Department of Childhood Studies, Rutgers University-Camden (2014-present)
- 50:163:384 – Gender and Education
- 50:163:101 – Introduction to Childhood Studies
- 50:163:352 – Developing Minds and Bodies
- 50:163:381 – Children’s Geographies
- 56:163:698 – Children’s Geographies
- 56:163:581 – Girlhood Studies
Department of Sociology, University of Toronto Mississauga (2013-2014)
- SOC433: Power and Cultural Politics
- SOC302: Sociology of Culture
Department of Sociology, Vanier College, Montreal (2011-2013)
- 387-100-VA: Individual and Society (Introduction to Sociology)
- 387-208-VA: Sociology of Youth Culture
I approach teaching as an opportunity to help students become critical readers of their social worlds. This requires fostering a learning environment in which students can develop their confidence and capacity as self-directed learners. Mindful of countless studies documenting the disjuncture between course content and student understanding, I strive to develop strategies that go beyond the simple transmission of ideas to actively facilitating students’ learning. This requires drawing out students’ prior understandings so that these may be developed and challenged. Strategies such as reflective journaling or guided deconstructions of media texts can help students to identify and question their own assumptions through dialogue with others. I strive to relate critical theory to students’ existing knowledge through learning activities that recognize and build upon the diverse histories and experiences they bring to the classroom. Such activities also create opportunities for discussing how knowledge is mediated by social positioning, and thus shaped by relations of power.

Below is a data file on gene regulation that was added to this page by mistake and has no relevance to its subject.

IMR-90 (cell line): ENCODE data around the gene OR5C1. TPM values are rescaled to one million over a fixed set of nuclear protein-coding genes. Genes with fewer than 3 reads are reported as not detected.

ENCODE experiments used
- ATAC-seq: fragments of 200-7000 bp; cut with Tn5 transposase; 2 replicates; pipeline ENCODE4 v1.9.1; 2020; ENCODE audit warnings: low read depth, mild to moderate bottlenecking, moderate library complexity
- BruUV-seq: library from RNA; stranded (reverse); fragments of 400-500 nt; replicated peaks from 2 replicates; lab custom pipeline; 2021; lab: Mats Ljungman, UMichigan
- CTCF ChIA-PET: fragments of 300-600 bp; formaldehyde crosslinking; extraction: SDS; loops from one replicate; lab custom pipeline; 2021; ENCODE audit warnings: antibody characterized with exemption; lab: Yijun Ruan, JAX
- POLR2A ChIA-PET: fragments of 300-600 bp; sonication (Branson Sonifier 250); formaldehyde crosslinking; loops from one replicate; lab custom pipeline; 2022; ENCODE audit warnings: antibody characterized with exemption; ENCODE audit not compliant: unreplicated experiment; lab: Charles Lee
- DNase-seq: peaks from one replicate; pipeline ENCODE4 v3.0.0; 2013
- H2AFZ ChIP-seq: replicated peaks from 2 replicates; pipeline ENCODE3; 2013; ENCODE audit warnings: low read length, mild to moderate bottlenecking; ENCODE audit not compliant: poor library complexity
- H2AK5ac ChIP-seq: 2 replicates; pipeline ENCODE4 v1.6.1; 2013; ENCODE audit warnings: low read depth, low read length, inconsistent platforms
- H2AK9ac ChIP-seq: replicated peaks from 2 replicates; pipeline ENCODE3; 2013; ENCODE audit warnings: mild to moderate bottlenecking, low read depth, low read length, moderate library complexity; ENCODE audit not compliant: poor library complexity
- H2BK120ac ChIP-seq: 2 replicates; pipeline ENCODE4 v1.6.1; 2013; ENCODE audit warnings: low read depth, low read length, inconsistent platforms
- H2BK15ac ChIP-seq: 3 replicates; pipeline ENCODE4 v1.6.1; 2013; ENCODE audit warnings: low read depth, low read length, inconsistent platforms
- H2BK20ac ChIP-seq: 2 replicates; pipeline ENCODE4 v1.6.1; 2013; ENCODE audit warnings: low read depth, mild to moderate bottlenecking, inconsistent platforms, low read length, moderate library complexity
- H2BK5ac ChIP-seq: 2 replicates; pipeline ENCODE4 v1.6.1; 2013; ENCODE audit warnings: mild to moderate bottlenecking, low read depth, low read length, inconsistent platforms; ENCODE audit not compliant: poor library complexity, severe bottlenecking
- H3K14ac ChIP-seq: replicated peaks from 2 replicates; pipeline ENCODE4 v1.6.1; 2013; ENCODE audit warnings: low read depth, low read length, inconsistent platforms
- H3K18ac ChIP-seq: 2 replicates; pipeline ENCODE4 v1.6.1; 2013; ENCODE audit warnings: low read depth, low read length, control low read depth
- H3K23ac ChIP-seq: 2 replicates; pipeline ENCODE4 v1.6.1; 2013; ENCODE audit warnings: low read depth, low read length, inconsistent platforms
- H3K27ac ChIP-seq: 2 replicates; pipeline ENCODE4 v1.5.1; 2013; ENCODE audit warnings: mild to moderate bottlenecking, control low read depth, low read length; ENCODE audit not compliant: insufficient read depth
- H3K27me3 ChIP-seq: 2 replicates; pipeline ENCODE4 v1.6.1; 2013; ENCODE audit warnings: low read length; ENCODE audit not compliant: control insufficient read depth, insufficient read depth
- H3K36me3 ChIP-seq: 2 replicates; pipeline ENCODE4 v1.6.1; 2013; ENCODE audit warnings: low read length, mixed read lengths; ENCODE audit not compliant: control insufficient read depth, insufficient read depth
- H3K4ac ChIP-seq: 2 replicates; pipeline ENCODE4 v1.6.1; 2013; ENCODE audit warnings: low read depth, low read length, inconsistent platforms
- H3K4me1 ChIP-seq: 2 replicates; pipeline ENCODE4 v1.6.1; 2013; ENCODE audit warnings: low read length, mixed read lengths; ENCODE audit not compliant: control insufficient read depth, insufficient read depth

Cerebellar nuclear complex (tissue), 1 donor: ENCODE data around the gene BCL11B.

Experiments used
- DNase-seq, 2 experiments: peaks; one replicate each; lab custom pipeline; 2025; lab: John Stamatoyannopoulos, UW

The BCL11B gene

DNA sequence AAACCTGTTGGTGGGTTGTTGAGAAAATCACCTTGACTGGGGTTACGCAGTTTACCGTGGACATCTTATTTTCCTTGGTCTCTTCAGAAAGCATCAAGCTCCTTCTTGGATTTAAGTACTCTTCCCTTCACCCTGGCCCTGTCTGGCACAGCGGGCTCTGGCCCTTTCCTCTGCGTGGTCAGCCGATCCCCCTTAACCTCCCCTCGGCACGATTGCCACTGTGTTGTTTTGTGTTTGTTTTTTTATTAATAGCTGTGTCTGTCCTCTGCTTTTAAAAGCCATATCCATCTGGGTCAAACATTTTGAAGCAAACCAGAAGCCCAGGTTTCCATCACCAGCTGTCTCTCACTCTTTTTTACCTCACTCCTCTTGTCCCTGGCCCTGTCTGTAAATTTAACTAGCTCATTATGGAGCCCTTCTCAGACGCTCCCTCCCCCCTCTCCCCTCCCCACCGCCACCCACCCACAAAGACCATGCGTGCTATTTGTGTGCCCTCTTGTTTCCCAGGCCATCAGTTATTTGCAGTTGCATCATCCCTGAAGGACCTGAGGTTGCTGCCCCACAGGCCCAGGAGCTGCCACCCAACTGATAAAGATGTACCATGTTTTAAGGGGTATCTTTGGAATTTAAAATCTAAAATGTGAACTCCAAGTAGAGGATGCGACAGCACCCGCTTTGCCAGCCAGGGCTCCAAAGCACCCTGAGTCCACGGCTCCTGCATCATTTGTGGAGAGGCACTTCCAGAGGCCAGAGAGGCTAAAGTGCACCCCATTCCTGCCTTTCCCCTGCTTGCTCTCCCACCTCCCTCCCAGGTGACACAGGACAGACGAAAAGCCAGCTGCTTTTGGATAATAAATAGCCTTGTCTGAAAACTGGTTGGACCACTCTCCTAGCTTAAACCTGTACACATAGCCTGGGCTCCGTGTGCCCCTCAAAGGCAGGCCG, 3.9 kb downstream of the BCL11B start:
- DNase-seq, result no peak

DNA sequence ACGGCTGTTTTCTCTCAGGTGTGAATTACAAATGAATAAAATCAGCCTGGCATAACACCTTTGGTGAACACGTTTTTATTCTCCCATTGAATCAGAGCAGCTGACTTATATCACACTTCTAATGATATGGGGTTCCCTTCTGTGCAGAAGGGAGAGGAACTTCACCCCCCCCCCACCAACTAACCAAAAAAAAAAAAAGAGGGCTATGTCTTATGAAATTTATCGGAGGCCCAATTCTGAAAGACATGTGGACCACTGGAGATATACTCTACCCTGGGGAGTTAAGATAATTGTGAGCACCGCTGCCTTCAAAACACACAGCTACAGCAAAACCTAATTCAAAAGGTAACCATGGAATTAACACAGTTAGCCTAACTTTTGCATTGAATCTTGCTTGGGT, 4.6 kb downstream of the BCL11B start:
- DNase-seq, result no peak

I believe that students are better able to engage in critical inquiry when they are equipped with tools with which to interrogate how knowledge is produced and interpreted. Given that a central challenge for undergraduate students is to become critical readers of academic texts, I teach a variety of concrete strategies with which to interrogate course readings. For instance, we may collectively develop a reading guide that facilitates reflection on the author’s central argument and supporting points, as well as students’ own interpretations. In this way, theoretical concepts are explored in tandem with the tools scholars use to communicate them. This reflexive approach to reading provides the foundation from which to build critical approaches to scholarly inquiry. Students in my class are encouraged to ask not only “What do we know?” but also, “How do we know it?” My assignments are designed to highlight the connection between practices of inquiry and modes of communication, such that the sharing of ideas – through reflective essay, group presentation, or formal research paper – is as important as their development. Through my experiences teaching advanced academic writing, I have learned that discussing seemingly obvious elements of composition – such as the fact that good writers always address an imagined reader – can do wonders in developing students’ capacities as critical researchers and writers.
Finally, my teaching practice is deeply enhanced by my experiences conducting qualitative research in educational settings. In this capacity, I have observed how boys in a small rural community struggle between competing investments in academic achievement and tough masculinities; and how students in an urban high school negotiate the racialized boundaries of peer social hierarchies as they form groups for a history project. Rich and varied, these field experiences offer a poignant reminder that relations of teaching and learning are always embedded in broader social processes. Maintaining this dialogue between my teaching and scholarly work inspires ongoing critical reflection on my own pedagogical practices.